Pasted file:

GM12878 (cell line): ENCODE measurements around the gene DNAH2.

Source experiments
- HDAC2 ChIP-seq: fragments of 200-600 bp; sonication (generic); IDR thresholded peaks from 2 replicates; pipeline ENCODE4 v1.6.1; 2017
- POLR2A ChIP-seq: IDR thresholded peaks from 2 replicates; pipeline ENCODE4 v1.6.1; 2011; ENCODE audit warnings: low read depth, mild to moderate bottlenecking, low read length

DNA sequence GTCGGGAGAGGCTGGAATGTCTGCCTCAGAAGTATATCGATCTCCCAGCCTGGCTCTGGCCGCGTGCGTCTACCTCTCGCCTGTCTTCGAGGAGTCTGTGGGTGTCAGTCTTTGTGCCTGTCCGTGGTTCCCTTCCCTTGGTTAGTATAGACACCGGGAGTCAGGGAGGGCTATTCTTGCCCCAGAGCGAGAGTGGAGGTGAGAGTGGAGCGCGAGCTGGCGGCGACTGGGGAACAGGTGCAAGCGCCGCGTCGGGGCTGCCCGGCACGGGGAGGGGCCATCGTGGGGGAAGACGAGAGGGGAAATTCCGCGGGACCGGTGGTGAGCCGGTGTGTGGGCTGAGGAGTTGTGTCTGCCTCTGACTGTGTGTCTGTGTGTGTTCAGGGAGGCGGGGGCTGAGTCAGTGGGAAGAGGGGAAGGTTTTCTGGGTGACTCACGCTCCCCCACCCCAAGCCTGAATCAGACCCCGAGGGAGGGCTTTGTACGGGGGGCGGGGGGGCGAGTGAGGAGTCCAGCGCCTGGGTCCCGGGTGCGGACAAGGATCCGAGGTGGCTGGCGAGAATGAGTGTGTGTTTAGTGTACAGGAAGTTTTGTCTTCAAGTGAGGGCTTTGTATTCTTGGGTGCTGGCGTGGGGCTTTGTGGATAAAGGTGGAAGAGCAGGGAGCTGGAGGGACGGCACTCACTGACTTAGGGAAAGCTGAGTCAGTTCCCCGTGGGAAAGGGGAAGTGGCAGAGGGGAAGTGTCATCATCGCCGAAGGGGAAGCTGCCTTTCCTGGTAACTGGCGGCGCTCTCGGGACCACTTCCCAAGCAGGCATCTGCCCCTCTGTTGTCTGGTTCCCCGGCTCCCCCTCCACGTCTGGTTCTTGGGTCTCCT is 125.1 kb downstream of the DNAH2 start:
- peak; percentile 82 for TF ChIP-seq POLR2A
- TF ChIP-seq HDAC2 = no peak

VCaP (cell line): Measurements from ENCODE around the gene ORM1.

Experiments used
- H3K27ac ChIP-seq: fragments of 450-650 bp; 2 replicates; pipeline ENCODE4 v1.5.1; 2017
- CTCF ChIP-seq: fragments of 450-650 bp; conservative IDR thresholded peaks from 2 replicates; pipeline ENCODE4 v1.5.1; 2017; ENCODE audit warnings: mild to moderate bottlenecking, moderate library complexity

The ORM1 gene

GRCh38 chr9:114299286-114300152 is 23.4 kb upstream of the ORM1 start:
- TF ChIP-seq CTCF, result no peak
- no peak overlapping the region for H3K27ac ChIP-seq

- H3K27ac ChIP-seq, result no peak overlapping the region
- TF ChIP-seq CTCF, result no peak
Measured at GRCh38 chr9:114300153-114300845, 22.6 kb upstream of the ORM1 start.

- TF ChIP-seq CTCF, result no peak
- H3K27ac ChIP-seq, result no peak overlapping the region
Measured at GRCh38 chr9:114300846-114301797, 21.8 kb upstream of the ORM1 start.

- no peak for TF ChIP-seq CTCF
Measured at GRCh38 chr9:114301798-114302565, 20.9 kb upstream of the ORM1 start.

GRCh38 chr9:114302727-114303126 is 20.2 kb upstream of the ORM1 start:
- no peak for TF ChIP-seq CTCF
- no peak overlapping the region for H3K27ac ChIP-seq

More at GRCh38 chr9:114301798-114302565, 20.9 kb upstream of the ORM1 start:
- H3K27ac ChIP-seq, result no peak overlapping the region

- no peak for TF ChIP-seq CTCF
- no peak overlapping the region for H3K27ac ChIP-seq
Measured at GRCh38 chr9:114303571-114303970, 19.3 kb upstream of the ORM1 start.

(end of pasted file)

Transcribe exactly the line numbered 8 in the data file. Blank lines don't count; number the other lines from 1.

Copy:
VCaP (cell line): Measurements from ENCODE around the gene ORM1.